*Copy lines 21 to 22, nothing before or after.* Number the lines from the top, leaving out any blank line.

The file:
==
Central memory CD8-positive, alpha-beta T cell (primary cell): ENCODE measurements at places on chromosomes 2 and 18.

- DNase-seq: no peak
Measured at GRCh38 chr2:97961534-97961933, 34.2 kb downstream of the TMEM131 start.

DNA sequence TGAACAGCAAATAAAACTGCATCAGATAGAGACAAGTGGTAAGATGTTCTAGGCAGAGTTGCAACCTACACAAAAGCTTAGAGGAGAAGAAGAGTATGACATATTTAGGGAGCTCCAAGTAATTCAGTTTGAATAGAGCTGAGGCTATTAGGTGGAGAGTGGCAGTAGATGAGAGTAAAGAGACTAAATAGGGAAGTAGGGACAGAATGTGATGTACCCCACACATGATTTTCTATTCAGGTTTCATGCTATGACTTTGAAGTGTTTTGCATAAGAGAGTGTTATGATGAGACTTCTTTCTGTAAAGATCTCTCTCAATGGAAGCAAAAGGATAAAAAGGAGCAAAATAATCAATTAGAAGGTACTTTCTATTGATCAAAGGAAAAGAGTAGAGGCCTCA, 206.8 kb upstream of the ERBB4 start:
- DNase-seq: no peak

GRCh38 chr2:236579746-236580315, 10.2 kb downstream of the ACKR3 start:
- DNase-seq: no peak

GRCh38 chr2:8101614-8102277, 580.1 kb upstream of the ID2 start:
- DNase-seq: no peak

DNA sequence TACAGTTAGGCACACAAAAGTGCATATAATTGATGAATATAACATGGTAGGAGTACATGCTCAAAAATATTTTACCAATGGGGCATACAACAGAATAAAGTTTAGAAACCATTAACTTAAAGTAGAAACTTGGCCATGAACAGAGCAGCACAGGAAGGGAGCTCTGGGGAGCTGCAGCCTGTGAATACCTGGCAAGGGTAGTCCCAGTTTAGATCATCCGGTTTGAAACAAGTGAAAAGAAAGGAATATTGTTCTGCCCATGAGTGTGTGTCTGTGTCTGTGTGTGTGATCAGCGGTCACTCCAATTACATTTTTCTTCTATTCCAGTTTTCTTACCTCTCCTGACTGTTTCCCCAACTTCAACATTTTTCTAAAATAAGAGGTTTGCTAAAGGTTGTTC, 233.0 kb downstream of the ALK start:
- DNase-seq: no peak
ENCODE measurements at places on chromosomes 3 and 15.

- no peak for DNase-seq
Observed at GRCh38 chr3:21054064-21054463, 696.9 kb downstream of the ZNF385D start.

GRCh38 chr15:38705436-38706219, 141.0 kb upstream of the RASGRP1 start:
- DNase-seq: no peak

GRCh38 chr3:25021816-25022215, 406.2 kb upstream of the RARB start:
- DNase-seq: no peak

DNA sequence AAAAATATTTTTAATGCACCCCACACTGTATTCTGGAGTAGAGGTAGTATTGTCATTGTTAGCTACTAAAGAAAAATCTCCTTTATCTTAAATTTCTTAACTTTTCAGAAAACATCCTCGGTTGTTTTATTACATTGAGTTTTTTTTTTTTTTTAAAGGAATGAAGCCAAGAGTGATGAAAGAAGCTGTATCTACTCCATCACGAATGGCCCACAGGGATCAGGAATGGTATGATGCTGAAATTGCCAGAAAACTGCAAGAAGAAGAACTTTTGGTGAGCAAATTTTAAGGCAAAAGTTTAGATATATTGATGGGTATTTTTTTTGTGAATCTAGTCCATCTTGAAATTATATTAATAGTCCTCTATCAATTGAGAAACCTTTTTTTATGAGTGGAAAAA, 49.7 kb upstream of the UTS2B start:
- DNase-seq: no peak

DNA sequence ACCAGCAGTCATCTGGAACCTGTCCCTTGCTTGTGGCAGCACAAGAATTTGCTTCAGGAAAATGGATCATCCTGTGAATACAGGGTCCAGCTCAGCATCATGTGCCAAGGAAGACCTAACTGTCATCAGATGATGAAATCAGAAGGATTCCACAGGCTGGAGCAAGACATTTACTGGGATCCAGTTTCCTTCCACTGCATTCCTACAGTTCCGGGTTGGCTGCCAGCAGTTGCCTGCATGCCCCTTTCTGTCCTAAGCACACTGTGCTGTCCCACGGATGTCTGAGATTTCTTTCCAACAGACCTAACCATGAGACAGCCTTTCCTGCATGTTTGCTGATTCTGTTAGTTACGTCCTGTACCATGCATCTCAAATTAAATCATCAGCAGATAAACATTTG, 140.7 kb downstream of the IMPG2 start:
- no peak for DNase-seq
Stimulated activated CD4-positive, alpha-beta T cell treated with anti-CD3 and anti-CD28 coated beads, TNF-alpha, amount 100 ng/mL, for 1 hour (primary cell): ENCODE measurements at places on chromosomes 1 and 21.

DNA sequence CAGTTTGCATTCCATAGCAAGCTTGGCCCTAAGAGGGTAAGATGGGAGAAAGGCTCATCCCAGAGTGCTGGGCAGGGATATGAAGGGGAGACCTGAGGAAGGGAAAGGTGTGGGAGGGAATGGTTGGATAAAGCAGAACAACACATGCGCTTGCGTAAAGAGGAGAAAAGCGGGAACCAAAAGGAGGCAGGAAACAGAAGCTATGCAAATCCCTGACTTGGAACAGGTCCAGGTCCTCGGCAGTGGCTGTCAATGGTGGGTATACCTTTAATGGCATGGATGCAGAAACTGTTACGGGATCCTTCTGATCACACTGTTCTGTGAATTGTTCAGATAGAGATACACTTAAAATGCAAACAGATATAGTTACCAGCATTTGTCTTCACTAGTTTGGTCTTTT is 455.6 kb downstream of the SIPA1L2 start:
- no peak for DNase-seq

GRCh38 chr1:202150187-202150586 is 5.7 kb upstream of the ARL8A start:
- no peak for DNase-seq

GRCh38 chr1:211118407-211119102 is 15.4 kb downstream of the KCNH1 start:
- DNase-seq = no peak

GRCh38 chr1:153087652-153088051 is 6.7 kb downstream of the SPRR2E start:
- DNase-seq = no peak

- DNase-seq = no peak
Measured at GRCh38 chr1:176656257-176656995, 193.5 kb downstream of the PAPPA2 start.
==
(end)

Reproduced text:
DNA sequence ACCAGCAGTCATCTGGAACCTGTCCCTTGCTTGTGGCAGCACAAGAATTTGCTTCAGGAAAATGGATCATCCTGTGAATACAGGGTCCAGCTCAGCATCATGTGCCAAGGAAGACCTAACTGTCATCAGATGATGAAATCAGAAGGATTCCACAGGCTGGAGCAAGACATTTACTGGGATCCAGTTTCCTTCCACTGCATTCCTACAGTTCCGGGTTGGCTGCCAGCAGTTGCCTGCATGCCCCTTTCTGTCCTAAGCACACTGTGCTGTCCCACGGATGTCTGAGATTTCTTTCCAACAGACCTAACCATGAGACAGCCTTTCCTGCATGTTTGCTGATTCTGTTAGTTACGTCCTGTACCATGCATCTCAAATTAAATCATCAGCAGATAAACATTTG, 140.7 kb downstream of the IMPG2 start:
- no peak for DNase-seq